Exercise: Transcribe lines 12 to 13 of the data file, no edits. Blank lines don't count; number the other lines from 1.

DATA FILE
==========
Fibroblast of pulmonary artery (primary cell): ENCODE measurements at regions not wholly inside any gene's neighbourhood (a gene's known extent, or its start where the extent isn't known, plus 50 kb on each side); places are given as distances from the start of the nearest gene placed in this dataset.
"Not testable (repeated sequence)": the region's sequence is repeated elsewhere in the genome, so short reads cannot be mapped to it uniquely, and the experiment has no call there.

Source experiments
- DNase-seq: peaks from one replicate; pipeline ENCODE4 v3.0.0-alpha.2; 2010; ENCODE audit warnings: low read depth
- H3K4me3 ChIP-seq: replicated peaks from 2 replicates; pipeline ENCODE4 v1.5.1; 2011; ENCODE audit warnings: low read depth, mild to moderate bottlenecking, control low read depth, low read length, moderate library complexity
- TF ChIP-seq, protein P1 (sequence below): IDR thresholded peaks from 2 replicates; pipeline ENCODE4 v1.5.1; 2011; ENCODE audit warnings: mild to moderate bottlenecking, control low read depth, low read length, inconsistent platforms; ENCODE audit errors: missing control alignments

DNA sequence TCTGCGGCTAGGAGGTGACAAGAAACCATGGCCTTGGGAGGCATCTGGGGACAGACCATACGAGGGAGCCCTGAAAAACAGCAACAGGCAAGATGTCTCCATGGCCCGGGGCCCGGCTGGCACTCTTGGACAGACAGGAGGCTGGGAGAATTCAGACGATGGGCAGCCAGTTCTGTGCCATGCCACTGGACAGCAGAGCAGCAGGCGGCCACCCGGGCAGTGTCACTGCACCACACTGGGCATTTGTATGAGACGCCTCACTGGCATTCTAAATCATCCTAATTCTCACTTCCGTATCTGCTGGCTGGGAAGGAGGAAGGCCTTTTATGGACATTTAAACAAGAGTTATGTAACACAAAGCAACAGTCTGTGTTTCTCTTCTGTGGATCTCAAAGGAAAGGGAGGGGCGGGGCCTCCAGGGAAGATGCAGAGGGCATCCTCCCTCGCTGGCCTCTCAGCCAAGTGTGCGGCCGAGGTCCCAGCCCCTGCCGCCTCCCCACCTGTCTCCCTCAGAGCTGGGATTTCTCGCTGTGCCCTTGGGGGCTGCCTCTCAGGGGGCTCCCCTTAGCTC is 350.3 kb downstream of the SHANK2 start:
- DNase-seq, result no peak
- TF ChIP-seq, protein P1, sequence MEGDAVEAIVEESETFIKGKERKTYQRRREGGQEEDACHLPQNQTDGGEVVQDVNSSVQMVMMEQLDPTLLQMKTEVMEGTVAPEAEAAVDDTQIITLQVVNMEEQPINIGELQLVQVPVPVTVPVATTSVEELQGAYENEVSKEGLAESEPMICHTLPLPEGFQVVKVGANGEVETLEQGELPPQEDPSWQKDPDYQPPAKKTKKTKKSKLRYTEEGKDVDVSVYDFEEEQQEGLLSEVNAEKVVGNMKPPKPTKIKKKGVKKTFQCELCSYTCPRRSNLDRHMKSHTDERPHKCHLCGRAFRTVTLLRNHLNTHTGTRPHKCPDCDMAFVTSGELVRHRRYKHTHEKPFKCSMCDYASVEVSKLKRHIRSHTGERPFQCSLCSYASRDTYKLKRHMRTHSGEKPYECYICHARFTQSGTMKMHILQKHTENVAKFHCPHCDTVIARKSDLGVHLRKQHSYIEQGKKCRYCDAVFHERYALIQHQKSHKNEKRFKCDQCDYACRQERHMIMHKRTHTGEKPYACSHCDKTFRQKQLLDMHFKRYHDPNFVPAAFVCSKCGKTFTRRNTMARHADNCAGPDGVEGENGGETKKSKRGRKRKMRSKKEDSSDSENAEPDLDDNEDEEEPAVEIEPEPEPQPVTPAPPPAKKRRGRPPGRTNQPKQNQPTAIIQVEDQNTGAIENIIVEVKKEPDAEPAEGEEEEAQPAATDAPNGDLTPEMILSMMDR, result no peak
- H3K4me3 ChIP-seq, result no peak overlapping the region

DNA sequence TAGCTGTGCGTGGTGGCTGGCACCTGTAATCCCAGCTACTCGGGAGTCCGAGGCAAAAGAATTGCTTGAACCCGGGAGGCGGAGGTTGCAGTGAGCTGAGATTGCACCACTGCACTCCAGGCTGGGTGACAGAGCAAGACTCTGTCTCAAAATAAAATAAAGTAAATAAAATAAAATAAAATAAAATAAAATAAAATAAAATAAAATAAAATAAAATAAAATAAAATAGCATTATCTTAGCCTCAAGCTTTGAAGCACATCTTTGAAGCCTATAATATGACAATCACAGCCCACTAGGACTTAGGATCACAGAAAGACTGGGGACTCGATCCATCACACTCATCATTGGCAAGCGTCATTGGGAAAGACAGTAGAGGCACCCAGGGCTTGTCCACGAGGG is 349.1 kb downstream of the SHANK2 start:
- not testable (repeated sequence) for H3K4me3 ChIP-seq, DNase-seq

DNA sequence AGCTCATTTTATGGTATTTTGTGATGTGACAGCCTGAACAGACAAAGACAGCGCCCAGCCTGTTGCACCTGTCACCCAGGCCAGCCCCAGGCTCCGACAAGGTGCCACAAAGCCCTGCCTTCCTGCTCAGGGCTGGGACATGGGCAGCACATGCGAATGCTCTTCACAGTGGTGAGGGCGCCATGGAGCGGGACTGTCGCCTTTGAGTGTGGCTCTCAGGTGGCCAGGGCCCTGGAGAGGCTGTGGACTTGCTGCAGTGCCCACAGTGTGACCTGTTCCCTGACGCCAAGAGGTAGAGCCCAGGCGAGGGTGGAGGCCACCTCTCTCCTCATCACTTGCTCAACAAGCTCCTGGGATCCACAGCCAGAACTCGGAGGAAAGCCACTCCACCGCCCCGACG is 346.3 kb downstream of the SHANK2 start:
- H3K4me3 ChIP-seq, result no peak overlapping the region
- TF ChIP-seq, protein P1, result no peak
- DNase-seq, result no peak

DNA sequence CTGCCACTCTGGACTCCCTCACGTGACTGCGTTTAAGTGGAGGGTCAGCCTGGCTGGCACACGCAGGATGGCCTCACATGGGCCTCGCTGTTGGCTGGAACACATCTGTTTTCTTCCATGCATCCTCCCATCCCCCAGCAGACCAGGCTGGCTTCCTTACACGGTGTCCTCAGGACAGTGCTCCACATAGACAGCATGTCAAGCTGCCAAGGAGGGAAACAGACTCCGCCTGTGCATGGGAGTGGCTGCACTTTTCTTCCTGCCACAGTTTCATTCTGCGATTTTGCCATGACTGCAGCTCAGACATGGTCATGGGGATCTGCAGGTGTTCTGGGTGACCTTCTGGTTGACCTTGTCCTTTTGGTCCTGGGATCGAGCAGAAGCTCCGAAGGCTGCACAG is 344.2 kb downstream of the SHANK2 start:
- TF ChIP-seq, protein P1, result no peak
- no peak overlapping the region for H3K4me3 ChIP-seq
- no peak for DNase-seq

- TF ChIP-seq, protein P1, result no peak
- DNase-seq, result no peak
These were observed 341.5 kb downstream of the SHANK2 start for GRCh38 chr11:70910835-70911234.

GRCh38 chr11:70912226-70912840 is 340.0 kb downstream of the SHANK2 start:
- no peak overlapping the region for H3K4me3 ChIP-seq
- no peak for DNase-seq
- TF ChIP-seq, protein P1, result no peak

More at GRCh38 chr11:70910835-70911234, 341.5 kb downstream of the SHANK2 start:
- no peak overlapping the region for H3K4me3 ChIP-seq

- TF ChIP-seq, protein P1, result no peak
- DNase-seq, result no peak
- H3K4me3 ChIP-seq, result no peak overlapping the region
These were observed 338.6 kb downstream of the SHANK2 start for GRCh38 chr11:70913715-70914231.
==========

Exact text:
- not testable (repeated sequence) for H3K4me3 ChIP-seq, DNase-seq

DNA sequence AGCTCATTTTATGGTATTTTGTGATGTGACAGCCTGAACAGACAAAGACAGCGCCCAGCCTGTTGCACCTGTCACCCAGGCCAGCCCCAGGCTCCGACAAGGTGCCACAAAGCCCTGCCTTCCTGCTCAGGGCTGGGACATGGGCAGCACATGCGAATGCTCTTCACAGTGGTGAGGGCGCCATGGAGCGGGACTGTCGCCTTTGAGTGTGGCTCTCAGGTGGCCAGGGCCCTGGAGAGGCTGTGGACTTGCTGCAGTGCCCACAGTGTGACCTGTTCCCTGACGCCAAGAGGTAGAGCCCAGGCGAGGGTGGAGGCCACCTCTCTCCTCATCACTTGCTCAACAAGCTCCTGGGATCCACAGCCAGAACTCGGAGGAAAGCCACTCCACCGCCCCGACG is 346.3 kb downstream of the SHANK2 start: